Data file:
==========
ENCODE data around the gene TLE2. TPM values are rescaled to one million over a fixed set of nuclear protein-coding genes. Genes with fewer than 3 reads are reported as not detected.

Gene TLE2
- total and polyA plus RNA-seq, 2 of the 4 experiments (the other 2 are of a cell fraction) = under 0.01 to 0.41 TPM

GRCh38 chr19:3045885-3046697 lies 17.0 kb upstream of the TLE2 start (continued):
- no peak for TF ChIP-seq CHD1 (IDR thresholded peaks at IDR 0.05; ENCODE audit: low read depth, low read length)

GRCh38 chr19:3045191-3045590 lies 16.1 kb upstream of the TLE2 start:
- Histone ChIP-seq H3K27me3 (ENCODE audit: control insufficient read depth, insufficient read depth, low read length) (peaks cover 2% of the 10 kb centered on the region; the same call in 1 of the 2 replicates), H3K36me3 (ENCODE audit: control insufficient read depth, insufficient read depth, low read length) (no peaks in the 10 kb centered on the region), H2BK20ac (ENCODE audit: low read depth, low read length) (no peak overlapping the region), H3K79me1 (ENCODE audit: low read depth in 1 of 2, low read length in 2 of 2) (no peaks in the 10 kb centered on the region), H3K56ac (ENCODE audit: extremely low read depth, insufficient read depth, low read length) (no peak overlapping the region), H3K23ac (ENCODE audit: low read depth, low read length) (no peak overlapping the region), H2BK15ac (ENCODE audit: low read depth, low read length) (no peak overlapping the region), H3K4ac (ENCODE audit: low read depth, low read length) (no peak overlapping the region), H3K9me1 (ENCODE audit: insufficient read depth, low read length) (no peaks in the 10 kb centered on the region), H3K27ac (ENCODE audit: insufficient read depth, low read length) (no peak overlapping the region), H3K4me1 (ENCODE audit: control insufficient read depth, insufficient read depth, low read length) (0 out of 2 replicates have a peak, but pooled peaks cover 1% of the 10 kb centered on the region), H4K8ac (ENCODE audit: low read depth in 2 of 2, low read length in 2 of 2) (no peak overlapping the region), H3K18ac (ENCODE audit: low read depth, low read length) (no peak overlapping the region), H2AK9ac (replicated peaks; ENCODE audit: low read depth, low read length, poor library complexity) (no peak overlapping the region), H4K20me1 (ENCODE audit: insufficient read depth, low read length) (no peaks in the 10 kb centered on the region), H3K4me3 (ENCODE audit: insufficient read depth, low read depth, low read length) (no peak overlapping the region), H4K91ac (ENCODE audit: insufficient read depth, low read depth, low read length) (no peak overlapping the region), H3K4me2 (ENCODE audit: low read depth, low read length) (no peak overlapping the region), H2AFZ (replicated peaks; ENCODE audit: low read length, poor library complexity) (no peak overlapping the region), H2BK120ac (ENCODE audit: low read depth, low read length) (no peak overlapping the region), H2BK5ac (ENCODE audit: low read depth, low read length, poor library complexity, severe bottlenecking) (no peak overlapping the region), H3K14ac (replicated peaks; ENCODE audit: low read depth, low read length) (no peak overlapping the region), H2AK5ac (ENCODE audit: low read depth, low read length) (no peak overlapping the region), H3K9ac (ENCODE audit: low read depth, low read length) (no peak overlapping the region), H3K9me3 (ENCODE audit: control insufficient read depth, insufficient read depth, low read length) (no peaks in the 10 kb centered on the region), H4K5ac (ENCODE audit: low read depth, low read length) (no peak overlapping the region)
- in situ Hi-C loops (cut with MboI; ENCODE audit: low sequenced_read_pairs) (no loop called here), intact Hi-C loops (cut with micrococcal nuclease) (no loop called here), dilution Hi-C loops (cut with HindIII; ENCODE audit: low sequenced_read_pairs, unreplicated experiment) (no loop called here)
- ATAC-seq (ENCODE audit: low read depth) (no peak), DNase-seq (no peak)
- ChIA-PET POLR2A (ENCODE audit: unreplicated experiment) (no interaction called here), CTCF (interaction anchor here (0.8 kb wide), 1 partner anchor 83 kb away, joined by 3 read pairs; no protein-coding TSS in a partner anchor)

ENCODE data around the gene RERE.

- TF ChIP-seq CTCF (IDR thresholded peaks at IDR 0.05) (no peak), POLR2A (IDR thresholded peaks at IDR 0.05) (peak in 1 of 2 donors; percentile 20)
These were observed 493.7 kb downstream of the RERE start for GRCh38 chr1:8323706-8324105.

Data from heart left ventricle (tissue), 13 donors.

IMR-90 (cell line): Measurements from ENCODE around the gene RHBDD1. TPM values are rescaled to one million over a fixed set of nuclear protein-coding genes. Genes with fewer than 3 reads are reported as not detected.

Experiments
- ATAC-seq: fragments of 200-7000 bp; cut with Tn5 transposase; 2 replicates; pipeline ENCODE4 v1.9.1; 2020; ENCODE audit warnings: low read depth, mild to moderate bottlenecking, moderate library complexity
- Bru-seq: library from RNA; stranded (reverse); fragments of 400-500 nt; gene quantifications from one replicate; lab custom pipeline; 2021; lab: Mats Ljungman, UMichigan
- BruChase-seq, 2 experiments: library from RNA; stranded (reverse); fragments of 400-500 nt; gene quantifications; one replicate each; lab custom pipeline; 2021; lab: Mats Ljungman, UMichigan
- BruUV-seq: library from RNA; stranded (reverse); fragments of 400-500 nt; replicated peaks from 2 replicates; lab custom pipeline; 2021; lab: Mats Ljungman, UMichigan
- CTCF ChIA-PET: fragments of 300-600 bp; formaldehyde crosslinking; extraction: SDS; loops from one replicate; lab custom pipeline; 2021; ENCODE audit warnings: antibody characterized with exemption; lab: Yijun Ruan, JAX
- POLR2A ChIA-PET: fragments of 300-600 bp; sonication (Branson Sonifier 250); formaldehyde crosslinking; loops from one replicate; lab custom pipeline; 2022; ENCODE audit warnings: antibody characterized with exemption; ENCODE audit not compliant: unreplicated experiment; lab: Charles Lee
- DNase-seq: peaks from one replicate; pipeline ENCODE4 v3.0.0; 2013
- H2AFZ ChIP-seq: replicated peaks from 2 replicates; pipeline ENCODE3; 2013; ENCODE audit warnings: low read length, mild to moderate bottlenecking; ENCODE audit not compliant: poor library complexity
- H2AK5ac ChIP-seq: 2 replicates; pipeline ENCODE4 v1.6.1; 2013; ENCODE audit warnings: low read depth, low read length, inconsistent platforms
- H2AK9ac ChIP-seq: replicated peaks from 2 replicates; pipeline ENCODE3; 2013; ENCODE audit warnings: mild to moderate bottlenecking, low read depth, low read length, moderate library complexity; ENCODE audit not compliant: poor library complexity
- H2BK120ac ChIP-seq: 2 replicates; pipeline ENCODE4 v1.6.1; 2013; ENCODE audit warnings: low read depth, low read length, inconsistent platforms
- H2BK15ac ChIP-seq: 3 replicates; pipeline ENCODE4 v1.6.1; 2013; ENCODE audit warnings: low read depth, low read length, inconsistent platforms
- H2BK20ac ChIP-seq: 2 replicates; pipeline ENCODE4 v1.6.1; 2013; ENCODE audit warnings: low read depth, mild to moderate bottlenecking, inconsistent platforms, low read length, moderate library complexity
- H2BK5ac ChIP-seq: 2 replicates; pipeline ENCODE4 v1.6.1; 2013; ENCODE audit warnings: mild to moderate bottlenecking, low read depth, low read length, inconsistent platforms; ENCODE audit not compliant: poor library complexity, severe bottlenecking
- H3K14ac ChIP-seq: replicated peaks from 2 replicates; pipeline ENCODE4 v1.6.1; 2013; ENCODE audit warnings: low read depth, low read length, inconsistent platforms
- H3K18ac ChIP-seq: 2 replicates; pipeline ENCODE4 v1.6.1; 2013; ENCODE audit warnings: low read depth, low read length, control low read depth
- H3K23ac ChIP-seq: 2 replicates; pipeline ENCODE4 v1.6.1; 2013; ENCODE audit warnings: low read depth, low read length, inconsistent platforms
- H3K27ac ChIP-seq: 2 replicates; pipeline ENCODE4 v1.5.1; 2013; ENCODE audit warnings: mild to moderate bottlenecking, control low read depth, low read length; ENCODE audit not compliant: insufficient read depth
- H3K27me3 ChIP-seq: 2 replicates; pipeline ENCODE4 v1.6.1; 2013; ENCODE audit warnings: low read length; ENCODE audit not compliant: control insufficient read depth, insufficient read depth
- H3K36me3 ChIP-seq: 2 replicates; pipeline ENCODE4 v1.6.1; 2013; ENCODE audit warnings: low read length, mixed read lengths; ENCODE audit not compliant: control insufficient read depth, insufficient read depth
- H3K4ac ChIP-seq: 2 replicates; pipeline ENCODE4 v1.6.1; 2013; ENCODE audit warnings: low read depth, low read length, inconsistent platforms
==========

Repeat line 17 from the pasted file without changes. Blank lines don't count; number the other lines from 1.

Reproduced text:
- ATAC-seq: fragments of 200-7000 bp; cut with Tn5 transposase; 2 replicates; pipeline ENCODE4 v1.9.1; 2020; ENCODE audit warnings: low read depth, mild to moderate bottlenecking, moderate library complexity